President Donald Trump said Tuesday that European Union tariffs hitting Harley Davidson were “unfair,” and pledged to reciprocate after the company posted first-quarter profit that fell 26.7%.
The U.S. motorcycle company said falling demand, higher costs from U.S. tariffs on raw materials and European taxes on imports of its motorcycles hurt its earnings, which released before the markets opened Tuesday.
Trump, who has previously criticized Harley for its plans to shift some production overseas, said in a tweet that EU tariffs have forced the company to move U.S. jobs overseas. “So unfair to U.S. We will Reciprocate!” he said.
The company posted adjusted earnings of 98 cents per share, higher than the 65 cents per share forecast by Refinitiv. Its revenue from motorcycles and related products fell 12.3 percent to $1.19 billion.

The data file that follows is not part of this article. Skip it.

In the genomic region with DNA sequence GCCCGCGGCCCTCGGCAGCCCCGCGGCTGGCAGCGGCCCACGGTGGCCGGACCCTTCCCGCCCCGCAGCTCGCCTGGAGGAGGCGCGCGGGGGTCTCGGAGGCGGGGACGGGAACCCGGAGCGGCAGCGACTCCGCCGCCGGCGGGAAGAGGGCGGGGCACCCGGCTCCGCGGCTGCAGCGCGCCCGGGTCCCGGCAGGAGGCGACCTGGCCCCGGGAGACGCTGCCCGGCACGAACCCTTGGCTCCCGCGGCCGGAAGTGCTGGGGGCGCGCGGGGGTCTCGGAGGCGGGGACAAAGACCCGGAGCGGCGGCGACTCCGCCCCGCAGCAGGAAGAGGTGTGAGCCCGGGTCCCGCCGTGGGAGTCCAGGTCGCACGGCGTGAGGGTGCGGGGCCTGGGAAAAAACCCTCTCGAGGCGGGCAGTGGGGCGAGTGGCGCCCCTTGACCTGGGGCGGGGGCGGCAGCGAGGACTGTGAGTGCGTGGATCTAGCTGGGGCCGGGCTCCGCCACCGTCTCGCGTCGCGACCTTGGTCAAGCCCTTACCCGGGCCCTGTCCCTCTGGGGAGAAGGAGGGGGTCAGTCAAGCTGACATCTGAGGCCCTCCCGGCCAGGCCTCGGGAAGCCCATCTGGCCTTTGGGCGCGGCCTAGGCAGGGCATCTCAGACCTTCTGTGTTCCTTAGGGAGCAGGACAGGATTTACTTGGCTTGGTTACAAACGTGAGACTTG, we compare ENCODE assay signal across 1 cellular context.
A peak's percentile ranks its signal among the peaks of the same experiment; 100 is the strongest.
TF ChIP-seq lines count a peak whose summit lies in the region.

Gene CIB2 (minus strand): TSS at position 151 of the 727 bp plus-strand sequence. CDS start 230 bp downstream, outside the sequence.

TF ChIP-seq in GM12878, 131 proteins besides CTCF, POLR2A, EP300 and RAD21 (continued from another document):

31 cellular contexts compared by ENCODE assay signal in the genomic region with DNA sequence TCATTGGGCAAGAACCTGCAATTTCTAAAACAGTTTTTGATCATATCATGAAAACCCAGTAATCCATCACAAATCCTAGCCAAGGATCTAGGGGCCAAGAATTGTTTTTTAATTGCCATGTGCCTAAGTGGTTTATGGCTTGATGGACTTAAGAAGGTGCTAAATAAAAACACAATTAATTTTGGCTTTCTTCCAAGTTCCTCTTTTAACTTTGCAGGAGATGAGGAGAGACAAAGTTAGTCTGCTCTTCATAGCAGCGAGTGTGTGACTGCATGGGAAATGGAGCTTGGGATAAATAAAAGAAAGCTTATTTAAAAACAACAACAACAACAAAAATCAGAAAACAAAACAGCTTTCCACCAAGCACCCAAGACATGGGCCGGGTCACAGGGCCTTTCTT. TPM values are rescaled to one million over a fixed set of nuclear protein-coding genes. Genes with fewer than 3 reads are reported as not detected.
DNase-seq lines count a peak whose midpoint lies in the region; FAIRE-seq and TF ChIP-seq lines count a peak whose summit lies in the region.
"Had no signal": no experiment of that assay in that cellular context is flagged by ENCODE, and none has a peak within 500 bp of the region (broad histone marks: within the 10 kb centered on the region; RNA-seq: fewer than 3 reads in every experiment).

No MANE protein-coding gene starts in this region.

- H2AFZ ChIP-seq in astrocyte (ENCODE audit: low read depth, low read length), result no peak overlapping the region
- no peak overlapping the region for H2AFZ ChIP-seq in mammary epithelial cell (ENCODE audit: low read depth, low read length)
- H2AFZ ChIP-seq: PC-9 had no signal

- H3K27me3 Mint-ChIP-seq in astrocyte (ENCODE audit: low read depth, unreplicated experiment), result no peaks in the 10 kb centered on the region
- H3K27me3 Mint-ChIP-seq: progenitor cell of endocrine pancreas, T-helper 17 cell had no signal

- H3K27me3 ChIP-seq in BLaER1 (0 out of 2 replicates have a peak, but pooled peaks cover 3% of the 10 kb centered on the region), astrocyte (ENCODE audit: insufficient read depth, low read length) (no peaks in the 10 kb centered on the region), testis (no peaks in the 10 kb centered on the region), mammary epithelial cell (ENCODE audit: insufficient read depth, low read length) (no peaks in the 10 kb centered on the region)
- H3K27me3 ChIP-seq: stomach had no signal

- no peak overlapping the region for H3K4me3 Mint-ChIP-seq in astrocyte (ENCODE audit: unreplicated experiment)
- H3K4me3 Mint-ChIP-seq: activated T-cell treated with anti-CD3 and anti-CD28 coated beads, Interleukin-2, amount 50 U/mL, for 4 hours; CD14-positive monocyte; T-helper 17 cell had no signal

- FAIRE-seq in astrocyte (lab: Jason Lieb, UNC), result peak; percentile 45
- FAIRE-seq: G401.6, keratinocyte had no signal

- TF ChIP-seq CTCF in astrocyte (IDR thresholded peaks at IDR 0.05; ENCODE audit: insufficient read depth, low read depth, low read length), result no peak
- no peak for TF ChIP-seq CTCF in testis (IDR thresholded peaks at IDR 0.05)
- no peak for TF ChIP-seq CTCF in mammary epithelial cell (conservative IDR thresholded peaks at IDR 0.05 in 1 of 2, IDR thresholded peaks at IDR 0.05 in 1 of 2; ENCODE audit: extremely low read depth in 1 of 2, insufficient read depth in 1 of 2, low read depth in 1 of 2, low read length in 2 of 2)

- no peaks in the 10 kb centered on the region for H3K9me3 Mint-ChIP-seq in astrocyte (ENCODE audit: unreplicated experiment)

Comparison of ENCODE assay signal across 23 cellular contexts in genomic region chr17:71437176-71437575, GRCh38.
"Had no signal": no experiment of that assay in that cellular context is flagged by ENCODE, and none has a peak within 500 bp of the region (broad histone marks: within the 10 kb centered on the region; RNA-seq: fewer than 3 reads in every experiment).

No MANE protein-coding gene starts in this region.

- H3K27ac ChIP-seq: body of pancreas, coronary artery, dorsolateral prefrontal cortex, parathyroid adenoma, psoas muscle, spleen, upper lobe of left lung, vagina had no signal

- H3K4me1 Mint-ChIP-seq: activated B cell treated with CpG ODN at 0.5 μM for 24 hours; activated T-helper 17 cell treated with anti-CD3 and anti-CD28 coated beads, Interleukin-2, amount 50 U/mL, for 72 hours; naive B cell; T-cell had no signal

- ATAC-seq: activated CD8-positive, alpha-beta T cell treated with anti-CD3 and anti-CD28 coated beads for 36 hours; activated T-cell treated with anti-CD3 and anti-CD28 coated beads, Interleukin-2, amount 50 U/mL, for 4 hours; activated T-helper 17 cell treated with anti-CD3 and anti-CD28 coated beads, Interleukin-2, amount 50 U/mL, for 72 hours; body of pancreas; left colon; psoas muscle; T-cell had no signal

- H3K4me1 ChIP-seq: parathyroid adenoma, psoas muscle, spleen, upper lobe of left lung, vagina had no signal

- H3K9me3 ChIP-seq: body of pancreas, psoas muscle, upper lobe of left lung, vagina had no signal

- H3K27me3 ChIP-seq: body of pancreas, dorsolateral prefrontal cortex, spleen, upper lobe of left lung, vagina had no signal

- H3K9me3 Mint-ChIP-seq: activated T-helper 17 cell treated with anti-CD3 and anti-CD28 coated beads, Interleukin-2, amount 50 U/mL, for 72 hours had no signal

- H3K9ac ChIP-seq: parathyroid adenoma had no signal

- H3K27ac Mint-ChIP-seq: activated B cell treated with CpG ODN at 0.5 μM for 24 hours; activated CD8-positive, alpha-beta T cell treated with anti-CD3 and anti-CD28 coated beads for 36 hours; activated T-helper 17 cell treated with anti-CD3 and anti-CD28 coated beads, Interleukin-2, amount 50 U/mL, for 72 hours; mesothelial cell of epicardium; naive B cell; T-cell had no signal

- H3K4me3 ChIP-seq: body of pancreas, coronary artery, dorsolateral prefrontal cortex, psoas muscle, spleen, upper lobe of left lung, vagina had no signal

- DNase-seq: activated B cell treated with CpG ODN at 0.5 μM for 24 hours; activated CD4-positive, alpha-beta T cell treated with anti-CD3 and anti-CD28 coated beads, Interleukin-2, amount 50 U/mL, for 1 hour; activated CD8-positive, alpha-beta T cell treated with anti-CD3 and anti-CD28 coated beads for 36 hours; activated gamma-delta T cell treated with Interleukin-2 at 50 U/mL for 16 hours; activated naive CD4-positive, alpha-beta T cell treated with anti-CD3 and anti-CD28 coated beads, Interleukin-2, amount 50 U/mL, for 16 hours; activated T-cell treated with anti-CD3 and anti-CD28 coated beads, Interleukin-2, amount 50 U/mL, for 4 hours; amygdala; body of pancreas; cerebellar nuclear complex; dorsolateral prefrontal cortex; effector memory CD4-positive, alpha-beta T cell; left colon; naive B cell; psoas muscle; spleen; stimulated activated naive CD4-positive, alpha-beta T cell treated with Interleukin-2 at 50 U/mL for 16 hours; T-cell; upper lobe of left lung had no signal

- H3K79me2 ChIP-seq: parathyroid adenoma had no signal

Excluding the impact of tariffs and restructuring costs, the company said its net income fell to $127.9 million, or 80 cents per share, in the first quarter ended March 31 from $174.76 million, or $1.03 per share, a year earlier.
Its shares jumped by about 2 percent on the better-than-expected earnings.
Harley has struggled with a drop in sales in the U.S. amid fears that younger buyers are less interested in motorcycles than previous generations. Last quarter, the company’s shares tanked after it released earnings that missed analysts’ expectations.
The company has been trying to get more people excited about riding motorcycles again. In November, it started to preview its LiveWire electric motorcycle in the U.S. and Europe in an attempt to attract more riders overall, including younger ones.
Harley also unveiled a ten-year plan in 2017 to attract 2 million new riders by 2027. In addition to investing in electric bikes, it’s set up schools across the country to teach people how to ride.